By Bob Spiwak
Until sometime in 1968 I had never heard of Winthrop. Then a good friend told me that he and his dad had bought 20 acres west of town and would I like to drive out and look at it. We did, and I fell in love with the area. His acreage was across the road from where I now live and have since 1970. Ms. Gloria joined me in 1981.
Getting our 5 acres was not easy. I approached the owner, asking if he would sell me 100 feet of frontage so I could build a cabin or put a trailer on it. He lived next door and did not want to sell. He was a retired government trapper living with his wife, a retired postal worker. She had a bad heart.
Over the course of a year or more, my friend and I would come over here to hunt, fish and hang out. Each time I would bug the owner here about selling, and it became a joke. But no, he would not sell. He had my phone number in Everett in case he changed his mind.
It was in spring 1970 when the owner called. He asked if I was still interested in buying, and I immediately said yes. He suggested I come out and look at the property, but it would have to be 5 acres.
I came over with a buddy, a fellow who had been on my parole caseload (I was parole officer) and I had known him for years. He was off parole and working as a volunteer in my domain. I asked the price for the 5 acres as I became more and more entranced with the place. It had a pond, fed in part by the Rockview ditch, and lots of trees. As to the price, $6,500 was as low as the owner would go. Uh-oh.
I could not afford that, and the owner said he would throw the barn into the deal. That did it. My friend suggested we go in as equal partners — he was working in construction and had money. Hands were shaken and the deal was done.
I asked the owner what had made him change his mind. He told me of a late March snowstorm that had come up in the night. Along with this, his wife was having severe pains and Brewster was the nearest hospital. He looked out into the flying snow — now over a foot deep — and got his snow blower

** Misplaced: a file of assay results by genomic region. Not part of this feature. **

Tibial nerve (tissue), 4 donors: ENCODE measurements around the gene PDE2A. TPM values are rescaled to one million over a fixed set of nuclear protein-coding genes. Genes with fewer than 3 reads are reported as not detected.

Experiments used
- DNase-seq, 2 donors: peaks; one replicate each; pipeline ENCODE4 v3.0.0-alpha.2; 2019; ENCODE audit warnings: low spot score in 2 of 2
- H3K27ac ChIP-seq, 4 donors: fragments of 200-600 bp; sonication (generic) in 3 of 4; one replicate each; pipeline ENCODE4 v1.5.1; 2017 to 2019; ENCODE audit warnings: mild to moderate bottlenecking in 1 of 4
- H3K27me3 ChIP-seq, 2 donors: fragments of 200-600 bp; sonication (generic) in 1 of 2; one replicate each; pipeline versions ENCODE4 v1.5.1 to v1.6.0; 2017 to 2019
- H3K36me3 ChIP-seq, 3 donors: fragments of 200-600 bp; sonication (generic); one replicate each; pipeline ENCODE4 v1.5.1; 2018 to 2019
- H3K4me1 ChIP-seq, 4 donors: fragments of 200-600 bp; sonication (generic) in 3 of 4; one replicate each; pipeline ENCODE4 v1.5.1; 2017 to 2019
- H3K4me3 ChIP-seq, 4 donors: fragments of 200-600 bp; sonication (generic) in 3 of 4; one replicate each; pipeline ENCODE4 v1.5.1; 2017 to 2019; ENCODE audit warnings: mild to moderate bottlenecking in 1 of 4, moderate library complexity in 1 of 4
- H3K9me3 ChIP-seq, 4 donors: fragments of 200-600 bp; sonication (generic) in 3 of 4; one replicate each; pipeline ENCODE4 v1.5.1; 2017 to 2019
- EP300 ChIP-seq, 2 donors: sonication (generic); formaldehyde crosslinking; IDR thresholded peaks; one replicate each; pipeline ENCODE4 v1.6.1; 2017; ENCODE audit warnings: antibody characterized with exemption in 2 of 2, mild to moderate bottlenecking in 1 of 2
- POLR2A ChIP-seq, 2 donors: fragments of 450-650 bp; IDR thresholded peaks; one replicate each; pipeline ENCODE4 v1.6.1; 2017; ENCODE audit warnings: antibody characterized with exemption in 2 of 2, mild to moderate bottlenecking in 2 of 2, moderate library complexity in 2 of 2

But the snow was so wet that his machine kept choking out. So in the dark he began shoveling to his garage that was along the highway, over 100 feet from the house. His next problem was opening the outward-hinged doors with drifted snow against them. This he did, and backed the car out.
Now came the hard part. Walking back along his trail to the home, he realized his wife was in too much pain to walk to the car. He said he carried her to the vehicle and set off into the flying snow on the highway, which then was a narrow two-lane road. They got to the hospital a couple of hours later. The emergency room had been on alert for their arrival.
She indeed had a heart attack but survived, and he brought her home after a few days. The owner said they could no longer risk living here and they had found a place in Idaho with a more delicate climate than the Methow.
So sometime in 1971 my friend and I took possession of the place.
Not long after signing the papers he and I began building the first cabin and a functional outhouse. After a few months he produced a quitclaim deed, and I became the sole owner; with a non-interest payment plan.
Were it not for the blizzard I probably would not be here now, but back in Montana. Or Burns, Oregon.